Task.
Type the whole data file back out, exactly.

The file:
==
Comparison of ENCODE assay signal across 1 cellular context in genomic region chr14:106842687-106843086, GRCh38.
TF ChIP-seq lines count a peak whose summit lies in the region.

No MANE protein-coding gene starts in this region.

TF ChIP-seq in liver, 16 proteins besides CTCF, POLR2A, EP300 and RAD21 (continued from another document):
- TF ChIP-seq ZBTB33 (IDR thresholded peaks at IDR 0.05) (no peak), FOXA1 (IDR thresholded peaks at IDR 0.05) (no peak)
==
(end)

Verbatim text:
Comparison of ENCODE assay signal across 1 cellular context in genomic region chr14:106842687-106843086, GRCh38.
TF ChIP-seq lines count a peak whose summit lies in the region.

No MANE protein-coding gene starts in this region.

TF ChIP-seq in liver, 16 proteins besides CTCF, POLR2A, EP300 and RAD21 (continued from another document):
- TF ChIP-seq ZBTB33 (IDR thresholded peaks at IDR 0.05) (no peak), FOXA1 (IDR thresholded peaks at IDR 0.05) (no peak)